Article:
Concurrency vs Multi-threading vs Asynchronous Programming

There are two concepts involved and both are completely different, First – Synchronous and  Asynchronous programming and second – Single threaded and multi-threaded applications. Each programming model (Synchronous and Asynchronous ) can run in single threaded and multi-threaded environment. Let’s discuss these in detail.

Synchronous Programming model – In this programming model, when a thread assigned to one task and start executing. Then completes the executing task then able to take up another task. In this model, it can not leave the executing task in between to take up some another task. Lte’s discuss how this model works in single and multi-threaded scenario.

Single Threaded – If we have couple of tasks to be worked on and the current system provides a single thread which can work all those, then it takes one by one and process as


Here we can see that we have a thread (Thread 1 ) and four tasks to be completed. Thread starts processing one by one and completes all. (The order in which tasks will be taken up, does not affect the execution, we can have different algorithm which can define the priorities of tasks)

Multi-Threaded – In this scenario, we used to have multiple threads which can take up the tasks and start working on that. It mans we have pools of threads (new threads also created based on the requirement and available resources) and bunch of tasks. So these thread can work on it as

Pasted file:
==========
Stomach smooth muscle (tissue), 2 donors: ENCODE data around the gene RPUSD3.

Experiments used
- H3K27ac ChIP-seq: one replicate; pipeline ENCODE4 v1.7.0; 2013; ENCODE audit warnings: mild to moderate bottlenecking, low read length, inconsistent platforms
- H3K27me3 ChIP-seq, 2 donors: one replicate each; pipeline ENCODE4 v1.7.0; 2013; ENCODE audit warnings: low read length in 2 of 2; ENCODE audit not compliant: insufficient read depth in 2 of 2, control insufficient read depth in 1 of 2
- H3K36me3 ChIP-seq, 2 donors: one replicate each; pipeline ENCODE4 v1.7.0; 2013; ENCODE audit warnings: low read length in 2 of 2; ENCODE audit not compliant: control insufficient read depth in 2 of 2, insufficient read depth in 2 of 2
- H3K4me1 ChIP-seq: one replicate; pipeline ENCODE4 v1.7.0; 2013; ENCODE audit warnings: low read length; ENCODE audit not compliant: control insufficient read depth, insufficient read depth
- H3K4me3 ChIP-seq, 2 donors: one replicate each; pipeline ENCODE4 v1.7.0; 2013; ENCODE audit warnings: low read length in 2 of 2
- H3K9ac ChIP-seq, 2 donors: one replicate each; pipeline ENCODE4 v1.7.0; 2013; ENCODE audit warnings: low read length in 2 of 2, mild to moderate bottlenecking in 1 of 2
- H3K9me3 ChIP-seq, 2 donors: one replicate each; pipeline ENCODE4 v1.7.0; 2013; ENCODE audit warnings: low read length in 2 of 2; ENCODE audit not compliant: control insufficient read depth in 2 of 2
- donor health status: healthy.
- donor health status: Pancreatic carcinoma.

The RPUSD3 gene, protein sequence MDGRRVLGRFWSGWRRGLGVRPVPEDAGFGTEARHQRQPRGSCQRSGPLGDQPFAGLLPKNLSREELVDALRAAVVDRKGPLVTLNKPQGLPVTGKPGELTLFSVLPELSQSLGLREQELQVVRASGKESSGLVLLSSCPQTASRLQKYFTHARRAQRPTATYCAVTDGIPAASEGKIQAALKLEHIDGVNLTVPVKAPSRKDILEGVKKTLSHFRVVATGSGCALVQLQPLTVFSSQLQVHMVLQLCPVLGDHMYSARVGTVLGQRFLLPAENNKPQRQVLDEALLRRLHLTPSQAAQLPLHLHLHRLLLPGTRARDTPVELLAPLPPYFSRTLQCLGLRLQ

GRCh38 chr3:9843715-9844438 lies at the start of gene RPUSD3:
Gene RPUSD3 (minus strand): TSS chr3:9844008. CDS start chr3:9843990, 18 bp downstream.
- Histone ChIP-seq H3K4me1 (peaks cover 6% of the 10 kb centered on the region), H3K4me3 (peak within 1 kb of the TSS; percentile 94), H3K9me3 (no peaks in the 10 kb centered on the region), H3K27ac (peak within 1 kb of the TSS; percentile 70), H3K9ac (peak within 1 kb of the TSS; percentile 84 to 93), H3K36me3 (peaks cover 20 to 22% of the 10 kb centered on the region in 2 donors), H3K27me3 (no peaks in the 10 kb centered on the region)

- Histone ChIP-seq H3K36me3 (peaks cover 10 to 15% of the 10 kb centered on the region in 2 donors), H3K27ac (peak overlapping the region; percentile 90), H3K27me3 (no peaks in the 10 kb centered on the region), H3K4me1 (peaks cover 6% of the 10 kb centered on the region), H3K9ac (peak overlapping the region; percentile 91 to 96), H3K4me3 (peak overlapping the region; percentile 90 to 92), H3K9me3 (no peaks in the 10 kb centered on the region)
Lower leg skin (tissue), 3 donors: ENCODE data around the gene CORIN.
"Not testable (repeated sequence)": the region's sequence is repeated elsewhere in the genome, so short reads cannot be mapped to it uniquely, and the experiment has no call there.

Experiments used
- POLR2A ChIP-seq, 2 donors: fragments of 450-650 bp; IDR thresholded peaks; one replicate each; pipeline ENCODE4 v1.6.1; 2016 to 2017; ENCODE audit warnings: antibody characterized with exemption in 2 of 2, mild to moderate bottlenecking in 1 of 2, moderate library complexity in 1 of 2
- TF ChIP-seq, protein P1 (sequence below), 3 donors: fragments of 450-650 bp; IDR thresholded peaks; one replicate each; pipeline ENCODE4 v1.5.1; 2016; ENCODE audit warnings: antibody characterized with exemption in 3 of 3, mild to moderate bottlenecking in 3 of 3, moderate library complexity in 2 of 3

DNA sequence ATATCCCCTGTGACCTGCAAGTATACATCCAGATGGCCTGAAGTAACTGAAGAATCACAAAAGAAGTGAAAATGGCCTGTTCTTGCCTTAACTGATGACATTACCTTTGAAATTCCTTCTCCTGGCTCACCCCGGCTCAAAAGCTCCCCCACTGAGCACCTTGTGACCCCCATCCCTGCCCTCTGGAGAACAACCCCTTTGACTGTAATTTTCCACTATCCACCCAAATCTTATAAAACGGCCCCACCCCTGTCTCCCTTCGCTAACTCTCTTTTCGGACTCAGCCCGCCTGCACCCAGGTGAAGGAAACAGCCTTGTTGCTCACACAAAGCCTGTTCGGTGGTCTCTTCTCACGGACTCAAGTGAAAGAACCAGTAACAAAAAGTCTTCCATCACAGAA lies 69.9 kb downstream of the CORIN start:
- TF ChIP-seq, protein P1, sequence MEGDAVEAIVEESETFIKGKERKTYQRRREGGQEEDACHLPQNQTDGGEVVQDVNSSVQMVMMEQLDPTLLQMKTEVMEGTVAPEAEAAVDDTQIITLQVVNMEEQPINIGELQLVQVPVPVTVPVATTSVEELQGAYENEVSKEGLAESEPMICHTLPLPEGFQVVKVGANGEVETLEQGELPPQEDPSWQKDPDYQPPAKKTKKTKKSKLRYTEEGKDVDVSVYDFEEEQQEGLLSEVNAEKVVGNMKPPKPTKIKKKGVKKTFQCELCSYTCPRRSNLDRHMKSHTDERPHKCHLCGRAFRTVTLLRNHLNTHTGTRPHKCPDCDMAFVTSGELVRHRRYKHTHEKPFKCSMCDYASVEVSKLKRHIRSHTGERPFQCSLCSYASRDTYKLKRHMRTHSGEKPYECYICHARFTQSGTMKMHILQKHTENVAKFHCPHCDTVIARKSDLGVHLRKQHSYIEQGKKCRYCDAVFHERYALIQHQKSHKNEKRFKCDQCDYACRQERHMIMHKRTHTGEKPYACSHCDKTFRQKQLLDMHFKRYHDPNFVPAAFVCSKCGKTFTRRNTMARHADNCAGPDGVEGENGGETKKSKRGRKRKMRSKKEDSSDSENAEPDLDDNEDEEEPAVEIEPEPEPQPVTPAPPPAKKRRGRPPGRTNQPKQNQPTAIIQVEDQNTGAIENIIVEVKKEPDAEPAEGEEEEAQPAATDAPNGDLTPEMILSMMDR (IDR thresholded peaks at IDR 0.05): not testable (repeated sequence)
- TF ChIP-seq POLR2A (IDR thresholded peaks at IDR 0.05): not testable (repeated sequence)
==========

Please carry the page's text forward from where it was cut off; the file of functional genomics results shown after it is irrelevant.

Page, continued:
Here we can see that we have four threads and same number of tasks to complete and each thread start working on that This is ideal scenario but in normal cases, we used to have more number of tasks then number of available threads so whichever thread gets free takes up another task. As already said that spawning new thread is not an option every time because it requires system resources like CPU, memory and based on that number of threads should be decided.

Now Let’s talk about Asynchronous model and how does it behave in single and multi-threaded environment.

Asynchronous Programming Model – In contrary to Synchronous programming model, here a thread once start executing a task it can hold it in between and save the current state and start executing another task.


Here we can see that a single thread is responsible to complete all the tasks and tasks are interleaved to each other.

For example: Programs are full of methods that do not immediately return. Sometimes an external slowdown, as from a network, is the cause, not processor usage.

If our system is capable of having multiple threads then all the threads can work in asynchronous model as well a below


Here we can see that same task say T4, T5, T6.. are handled by multiple thread. This is the beauty of this scenario. As you can see that T4 was started first Thread 1 and completed by Thread 2. Similarly T6 is completed by Thread 2, Thread 3 and Thread 4.It shows the maximum utilization of the threads.

So till now we have discussed four scenarios –

  1. Synchronous Single Threaded
  2. Synchronous Multi-Threaded
  3. Asynchronous Single Threaded
  4. Asynchronous Multi-Threaded

Let’s discuss one more term – Concurrency.